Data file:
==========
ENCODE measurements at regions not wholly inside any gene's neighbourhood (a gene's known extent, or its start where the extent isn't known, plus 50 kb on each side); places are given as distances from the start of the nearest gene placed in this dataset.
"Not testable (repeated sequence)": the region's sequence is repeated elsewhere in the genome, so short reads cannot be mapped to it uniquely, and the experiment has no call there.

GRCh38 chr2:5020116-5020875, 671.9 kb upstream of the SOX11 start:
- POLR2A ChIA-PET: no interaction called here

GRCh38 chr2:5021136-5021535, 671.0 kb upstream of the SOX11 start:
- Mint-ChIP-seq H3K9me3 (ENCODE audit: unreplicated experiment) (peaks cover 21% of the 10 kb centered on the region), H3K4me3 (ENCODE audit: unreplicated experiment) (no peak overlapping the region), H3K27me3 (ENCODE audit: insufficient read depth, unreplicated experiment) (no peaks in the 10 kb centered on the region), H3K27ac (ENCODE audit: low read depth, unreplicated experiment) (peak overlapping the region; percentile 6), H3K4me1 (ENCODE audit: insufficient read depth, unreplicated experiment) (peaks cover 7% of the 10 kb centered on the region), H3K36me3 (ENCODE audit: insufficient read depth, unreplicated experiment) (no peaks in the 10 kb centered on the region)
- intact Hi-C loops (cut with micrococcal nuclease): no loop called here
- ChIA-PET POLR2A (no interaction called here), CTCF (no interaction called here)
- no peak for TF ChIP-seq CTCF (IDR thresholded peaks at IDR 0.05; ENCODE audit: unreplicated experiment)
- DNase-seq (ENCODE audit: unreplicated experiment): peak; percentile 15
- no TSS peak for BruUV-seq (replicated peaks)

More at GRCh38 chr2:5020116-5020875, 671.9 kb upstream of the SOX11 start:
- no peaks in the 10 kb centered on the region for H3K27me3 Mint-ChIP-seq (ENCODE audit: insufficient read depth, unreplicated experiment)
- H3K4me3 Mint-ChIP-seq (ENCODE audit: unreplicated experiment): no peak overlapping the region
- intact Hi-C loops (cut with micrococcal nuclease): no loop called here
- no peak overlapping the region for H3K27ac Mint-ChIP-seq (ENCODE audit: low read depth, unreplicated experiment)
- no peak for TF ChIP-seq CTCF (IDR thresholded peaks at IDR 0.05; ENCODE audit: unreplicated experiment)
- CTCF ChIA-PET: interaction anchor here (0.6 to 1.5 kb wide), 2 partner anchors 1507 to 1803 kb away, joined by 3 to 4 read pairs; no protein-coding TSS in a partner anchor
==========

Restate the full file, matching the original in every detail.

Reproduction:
ENCODE measurements at regions not wholly inside any gene's neighbourhood (a gene's known extent, or its start where the extent isn't known, plus 50 kb on each side); places are given as distances from the start of the nearest gene placed in this dataset.
"Not testable (repeated sequence)": the region's sequence is repeated elsewhere in the genome, so short reads cannot be mapped to it uniquely, and the experiment has no call there.

GRCh38 chr2:5020116-5020875, 671.9 kb upstream of the SOX11 start:
- POLR2A ChIA-PET: no interaction called here

GRCh38 chr2:5021136-5021535, 671.0 kb upstream of the SOX11 start:
- Mint-ChIP-seq H3K9me3 (ENCODE audit: unreplicated experiment) (peaks cover 21% of the 10 kb centered on the region), H3K4me3 (ENCODE audit: unreplicated experiment) (no peak overlapping the region), H3K27me3 (ENCODE audit: insufficient read depth, unreplicated experiment) (no peaks in the 10 kb centered on the region), H3K27ac (ENCODE audit: low read depth, unreplicated experiment) (peak overlapping the region; percentile 6), H3K4me1 (ENCODE audit: insufficient read depth, unreplicated experiment) (peaks cover 7% of the 10 kb centered on the region), H3K36me3 (ENCODE audit: insufficient read depth, unreplicated experiment) (no peaks in the 10 kb centered on the region)
- intact Hi-C loops (cut with micrococcal nuclease): no loop called here
- ChIA-PET POLR2A (no interaction called here), CTCF (no interaction called here)
- no peak for TF ChIP-seq CTCF (IDR thresholded peaks at IDR 0.05; ENCODE audit: unreplicated experiment)
- DNase-seq (ENCODE audit: unreplicated experiment): peak; percentile 15
- no TSS peak for BruUV-seq (replicated peaks)

More at GRCh38 chr2:5020116-5020875, 671.9 kb upstream of the SOX11 start:
- no peaks in the 10 kb centered on the region for H3K27me3 Mint-ChIP-seq (ENCODE audit: insufficient read depth, unreplicated experiment)
- H3K4me3 Mint-ChIP-seq (ENCODE audit: unreplicated experiment): no peak overlapping the region
- intact Hi-C loops (cut with micrococcal nuclease): no loop called here
- no peak overlapping the region for H3K27ac Mint-ChIP-seq (ENCODE audit: low read depth, unreplicated experiment)
- no peak for TF ChIP-seq CTCF (IDR thresholded peaks at IDR 0.05; ENCODE audit: unreplicated experiment)
- CTCF ChIA-PET: interaction anchor here (0.6 to 1.5 kb wide), 2 partner anchors 1507 to 1803 kb away, joined by 3 to 4 read pairs; no protein-coding TSS in a partner anchor